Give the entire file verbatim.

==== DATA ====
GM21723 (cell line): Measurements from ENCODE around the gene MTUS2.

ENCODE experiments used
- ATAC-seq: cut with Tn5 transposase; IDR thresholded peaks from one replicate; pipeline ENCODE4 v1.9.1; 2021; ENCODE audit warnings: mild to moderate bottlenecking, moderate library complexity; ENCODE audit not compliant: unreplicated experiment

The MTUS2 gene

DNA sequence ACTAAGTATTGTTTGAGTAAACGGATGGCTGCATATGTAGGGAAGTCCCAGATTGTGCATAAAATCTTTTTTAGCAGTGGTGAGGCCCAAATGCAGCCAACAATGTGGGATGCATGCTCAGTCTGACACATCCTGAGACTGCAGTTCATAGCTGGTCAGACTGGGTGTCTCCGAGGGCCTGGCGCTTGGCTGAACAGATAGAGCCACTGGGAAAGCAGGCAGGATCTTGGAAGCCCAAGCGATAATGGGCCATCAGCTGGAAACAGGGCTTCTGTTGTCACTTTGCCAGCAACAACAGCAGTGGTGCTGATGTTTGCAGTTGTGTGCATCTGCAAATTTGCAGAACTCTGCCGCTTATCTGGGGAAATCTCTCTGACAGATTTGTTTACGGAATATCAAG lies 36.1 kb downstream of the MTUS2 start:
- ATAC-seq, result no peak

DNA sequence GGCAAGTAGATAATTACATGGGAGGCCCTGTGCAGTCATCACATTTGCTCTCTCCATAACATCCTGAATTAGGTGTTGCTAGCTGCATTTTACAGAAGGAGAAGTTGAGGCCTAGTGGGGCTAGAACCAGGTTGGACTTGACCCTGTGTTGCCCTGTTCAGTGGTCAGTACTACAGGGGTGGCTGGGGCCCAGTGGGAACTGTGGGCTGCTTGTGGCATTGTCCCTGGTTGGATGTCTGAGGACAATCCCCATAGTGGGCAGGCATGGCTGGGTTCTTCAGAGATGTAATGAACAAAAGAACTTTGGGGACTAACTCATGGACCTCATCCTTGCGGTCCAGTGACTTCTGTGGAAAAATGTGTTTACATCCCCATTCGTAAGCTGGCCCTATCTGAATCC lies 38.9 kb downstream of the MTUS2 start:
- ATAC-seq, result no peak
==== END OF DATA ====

GM21723 (cell line): Measurements from ENCODE around the gene MTUS2.

ENCODE experiments used
- ATAC-seq: cut with Tn5 transposase; IDR thresholded peaks from one replicate; pipeline ENCODE4 v1.9.1; 2021; ENCODE audit warnings: mild to moderate bottlenecking, moderate library complexity; ENCODE audit not compliant: unreplicated experiment

The MTUS2 gene

DNA sequence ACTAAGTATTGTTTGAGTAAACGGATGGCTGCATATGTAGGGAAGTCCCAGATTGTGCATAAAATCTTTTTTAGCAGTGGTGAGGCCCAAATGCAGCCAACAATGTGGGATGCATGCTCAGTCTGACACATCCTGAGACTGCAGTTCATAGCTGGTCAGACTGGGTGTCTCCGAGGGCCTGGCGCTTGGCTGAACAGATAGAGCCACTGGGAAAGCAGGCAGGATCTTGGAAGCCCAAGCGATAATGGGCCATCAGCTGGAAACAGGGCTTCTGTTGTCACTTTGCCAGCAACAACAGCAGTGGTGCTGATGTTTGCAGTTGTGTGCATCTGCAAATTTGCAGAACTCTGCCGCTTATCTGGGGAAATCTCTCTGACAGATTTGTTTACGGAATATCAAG lies 36.1 kb downstream of the MTUS2 start:
- ATAC-seq, result no peak

DNA sequence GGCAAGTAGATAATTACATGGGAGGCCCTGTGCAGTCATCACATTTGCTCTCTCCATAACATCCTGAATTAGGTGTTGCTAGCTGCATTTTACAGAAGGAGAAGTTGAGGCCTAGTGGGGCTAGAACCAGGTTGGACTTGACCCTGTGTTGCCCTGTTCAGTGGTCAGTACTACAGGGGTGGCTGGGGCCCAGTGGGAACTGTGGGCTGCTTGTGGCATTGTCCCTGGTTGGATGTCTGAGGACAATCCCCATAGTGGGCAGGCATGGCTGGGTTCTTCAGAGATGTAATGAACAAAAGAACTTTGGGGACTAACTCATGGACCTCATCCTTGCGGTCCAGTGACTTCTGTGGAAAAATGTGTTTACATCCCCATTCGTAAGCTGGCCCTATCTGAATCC lies 38.9 kb downstream of the MTUS2 start:
- ATAC-seq, result no peak